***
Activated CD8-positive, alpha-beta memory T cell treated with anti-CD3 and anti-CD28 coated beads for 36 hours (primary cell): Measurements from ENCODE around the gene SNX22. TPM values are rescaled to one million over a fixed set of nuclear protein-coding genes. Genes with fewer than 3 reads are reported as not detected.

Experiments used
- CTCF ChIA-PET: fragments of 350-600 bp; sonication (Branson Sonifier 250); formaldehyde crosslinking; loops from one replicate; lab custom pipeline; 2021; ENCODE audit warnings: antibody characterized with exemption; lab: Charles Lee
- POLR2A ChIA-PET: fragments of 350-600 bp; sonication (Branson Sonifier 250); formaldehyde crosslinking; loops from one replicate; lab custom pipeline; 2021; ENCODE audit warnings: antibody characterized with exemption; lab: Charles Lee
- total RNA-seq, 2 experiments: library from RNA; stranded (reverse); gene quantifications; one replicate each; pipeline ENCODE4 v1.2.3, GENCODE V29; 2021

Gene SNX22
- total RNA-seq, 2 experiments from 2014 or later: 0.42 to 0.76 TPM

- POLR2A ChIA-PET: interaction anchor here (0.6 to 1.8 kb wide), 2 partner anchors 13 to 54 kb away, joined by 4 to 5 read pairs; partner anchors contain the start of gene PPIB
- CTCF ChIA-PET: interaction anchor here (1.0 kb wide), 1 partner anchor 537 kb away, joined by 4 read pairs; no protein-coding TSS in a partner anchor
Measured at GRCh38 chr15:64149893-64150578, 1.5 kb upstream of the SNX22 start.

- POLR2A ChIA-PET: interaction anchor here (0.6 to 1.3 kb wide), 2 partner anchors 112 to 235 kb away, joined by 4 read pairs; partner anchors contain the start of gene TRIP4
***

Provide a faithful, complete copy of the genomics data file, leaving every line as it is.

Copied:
Activated CD8-positive, alpha-beta memory T cell treated with anti-CD3 and anti-CD28 coated beads for 36 hours (primary cell): Measurements from ENCODE around the gene SNX22. TPM values are rescaled to one million over a fixed set of nuclear protein-coding genes. Genes with fewer than 3 reads are reported as not detected.

Experiments used
- CTCF ChIA-PET: fragments of 350-600 bp; sonication (Branson Sonifier 250); formaldehyde crosslinking; loops from one replicate; lab custom pipeline; 2021; ENCODE audit warnings: antibody characterized with exemption; lab: Charles Lee
- POLR2A ChIA-PET: fragments of 350-600 bp; sonication (Branson Sonifier 250); formaldehyde crosslinking; loops from one replicate; lab custom pipeline; 2021; ENCODE audit warnings: antibody characterized with exemption; lab: Charles Lee
- total RNA-seq, 2 experiments: library from RNA; stranded (reverse); gene quantifications; one replicate each; pipeline ENCODE4 v1.2.3, GENCODE V29; 2021

Gene SNX22
- total RNA-seq, 2 experiments from 2014 or later: 0.42 to 0.76 TPM

- POLR2A ChIA-PET: interaction anchor here (0.6 to 1.8 kb wide), 2 partner anchors 13 to 54 kb away, joined by 4 to 5 read pairs; partner anchors contain the start of gene PPIB
- CTCF ChIA-PET: interaction anchor here (1.0 kb wide), 1 partner anchor 537 kb away, joined by 4 read pairs; no protein-coding TSS in a partner anchor
Measured at GRCh38 chr15:64149893-64150578, 1.5 kb upstream of the SNX22 start.

- POLR2A ChIA-PET: interaction anchor here (0.6 to 1.3 kb wide), 2 partner anchors 112 to 235 kb away, joined by 4 read pairs; partner anchors contain the start of gene TRIP4